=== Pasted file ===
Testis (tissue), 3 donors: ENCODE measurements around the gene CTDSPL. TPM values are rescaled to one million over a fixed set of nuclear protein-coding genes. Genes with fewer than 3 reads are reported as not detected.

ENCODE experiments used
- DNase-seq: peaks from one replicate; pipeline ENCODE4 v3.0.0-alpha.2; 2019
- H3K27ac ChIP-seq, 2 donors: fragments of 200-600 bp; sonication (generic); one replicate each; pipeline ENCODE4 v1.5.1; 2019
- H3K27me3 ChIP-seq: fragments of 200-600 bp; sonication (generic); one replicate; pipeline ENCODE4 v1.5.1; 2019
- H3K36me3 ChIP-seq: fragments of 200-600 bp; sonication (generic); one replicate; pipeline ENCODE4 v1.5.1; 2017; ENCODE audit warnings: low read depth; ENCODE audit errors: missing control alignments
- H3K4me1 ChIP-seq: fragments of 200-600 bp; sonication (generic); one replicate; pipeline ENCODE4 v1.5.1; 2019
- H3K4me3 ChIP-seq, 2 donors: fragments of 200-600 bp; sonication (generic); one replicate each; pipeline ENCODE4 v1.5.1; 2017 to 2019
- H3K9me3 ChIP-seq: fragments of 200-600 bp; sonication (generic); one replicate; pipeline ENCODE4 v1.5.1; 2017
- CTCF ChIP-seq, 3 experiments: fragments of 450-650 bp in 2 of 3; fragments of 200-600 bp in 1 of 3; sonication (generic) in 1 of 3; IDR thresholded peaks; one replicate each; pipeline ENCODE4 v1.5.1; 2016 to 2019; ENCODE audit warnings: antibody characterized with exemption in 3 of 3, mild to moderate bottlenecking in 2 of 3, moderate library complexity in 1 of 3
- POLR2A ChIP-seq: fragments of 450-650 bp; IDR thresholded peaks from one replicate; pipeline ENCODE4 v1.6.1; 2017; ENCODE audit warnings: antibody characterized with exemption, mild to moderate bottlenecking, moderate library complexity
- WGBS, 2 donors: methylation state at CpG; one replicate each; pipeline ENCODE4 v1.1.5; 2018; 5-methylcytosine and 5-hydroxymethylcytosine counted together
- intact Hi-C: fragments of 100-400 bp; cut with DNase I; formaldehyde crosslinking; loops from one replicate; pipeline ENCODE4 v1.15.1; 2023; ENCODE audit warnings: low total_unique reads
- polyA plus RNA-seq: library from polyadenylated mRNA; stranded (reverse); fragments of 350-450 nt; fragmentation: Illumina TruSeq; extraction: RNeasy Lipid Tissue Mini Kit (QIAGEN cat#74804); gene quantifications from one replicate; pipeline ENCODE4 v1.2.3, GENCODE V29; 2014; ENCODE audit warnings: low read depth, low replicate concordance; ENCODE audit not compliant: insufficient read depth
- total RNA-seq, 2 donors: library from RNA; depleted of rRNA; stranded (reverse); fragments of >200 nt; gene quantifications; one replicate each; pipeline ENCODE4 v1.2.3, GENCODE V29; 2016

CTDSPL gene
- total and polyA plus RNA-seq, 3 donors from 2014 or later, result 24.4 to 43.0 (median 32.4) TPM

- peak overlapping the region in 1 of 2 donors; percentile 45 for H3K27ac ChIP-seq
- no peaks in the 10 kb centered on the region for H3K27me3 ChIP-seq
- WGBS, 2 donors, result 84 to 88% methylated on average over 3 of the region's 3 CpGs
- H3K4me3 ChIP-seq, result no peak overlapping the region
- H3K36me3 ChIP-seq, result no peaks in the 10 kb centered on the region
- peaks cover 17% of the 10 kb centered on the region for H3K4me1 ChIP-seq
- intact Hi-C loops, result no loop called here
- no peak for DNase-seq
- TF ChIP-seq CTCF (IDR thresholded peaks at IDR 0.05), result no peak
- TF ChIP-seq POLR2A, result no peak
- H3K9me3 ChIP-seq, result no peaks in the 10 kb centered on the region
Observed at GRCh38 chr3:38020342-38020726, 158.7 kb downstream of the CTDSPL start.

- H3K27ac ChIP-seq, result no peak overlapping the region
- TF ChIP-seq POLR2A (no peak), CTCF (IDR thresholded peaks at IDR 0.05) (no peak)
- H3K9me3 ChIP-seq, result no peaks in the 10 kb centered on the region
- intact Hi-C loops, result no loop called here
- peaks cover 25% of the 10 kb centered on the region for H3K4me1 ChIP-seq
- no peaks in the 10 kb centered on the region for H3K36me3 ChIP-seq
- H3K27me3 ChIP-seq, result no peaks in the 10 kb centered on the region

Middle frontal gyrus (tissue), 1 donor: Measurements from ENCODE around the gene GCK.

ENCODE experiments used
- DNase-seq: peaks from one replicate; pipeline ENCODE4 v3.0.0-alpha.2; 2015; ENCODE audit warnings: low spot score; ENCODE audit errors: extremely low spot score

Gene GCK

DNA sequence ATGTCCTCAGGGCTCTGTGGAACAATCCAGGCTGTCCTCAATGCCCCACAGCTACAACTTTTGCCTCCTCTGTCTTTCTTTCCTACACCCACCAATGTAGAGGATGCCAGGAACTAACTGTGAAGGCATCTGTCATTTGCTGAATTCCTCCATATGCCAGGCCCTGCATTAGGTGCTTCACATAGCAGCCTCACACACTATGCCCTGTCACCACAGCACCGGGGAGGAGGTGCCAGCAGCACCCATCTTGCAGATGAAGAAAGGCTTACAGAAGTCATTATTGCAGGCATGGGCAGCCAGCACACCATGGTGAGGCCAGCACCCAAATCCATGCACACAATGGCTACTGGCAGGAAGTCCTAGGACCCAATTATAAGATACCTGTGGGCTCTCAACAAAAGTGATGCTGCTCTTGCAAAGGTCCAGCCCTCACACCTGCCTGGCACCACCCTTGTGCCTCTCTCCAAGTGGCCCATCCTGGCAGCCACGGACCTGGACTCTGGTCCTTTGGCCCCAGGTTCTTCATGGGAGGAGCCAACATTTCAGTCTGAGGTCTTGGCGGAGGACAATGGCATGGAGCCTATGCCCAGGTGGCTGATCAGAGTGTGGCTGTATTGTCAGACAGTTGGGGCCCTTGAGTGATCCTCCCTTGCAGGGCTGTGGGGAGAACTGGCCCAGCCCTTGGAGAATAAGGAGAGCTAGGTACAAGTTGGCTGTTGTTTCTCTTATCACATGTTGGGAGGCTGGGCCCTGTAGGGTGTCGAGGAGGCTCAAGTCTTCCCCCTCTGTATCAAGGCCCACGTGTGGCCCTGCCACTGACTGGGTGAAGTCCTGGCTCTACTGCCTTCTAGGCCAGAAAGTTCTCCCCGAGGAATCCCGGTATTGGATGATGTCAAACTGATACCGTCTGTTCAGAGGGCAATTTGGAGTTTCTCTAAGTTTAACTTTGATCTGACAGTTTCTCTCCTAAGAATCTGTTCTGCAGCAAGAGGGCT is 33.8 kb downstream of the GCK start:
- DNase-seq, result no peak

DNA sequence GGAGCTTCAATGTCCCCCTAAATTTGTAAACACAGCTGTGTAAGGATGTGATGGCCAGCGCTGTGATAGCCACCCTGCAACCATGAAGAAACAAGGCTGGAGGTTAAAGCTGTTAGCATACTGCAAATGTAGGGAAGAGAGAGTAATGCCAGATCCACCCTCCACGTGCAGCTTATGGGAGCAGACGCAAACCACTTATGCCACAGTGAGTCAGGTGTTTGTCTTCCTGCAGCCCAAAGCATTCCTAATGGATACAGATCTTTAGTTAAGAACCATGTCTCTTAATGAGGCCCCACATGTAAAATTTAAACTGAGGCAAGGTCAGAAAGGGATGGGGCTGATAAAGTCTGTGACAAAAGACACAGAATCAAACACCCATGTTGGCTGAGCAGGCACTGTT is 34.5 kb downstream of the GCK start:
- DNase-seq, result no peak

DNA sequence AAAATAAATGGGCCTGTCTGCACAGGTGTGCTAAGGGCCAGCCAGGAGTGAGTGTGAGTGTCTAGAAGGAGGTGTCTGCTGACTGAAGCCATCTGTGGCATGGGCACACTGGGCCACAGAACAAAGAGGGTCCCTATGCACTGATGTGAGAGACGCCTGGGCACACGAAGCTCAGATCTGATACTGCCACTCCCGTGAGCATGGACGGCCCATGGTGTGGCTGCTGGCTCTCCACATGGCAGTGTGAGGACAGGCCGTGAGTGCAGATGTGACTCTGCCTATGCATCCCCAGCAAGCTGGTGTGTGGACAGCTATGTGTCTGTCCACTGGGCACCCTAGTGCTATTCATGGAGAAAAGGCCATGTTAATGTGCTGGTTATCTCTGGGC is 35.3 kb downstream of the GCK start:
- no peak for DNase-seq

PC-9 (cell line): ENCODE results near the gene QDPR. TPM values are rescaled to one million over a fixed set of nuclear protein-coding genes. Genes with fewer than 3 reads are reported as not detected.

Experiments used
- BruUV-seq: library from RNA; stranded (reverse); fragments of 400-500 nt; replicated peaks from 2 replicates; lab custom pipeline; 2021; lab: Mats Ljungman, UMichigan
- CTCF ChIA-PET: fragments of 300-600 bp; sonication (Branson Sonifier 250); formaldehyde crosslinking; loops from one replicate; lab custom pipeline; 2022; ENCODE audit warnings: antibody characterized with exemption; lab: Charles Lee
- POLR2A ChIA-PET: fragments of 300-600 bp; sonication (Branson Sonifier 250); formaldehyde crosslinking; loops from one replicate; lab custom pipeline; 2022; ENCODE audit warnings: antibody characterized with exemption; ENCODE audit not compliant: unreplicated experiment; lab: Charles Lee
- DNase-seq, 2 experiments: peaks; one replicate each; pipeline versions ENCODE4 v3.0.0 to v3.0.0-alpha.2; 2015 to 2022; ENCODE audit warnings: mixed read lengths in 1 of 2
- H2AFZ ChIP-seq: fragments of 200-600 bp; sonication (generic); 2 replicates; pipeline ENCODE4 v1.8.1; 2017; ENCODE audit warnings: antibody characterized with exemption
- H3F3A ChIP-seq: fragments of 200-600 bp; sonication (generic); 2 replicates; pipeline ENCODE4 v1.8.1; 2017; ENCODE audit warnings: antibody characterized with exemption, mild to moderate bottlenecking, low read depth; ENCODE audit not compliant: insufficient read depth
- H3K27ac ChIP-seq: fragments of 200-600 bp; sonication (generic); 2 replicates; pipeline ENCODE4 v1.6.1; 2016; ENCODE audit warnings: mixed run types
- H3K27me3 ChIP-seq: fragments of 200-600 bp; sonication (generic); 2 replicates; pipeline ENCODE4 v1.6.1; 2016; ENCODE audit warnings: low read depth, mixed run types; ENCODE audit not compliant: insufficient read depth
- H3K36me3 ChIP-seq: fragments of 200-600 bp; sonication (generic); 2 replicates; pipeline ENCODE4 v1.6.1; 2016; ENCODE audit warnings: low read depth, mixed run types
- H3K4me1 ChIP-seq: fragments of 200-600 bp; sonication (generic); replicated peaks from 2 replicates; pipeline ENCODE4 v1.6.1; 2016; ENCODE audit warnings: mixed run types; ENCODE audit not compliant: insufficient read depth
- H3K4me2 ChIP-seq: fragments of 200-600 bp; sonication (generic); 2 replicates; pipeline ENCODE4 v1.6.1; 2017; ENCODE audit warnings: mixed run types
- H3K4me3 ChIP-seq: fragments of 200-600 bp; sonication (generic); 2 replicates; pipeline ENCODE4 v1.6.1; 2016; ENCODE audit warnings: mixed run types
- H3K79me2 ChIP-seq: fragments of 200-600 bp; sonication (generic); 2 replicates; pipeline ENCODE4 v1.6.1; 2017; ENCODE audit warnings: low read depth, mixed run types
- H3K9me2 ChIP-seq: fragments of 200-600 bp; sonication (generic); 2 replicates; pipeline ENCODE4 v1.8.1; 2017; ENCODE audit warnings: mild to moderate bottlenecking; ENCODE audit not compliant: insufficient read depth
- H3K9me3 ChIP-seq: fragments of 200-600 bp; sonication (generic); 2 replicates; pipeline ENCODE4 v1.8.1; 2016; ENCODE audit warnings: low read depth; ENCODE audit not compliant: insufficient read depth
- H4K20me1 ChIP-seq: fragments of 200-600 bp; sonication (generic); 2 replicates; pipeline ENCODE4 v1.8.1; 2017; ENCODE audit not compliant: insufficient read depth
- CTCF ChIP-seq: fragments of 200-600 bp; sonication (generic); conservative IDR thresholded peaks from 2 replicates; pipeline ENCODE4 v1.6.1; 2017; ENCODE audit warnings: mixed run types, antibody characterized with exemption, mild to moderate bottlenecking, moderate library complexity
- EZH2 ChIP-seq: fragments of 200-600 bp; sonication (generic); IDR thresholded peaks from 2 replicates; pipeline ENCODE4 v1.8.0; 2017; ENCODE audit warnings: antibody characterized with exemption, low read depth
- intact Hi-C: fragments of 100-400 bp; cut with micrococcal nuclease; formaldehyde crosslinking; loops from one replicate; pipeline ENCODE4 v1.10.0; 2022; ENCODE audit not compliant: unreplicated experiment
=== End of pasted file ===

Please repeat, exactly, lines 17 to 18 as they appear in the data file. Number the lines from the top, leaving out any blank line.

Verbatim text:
- total and polyA plus RNA-seq, 3 donors from 2014 or later, result 24.4 to 43.0 (median 32.4) TPM

- peak overlapping the region in 1 of 2 donors; percentile 45 for H3K27ac ChIP-seq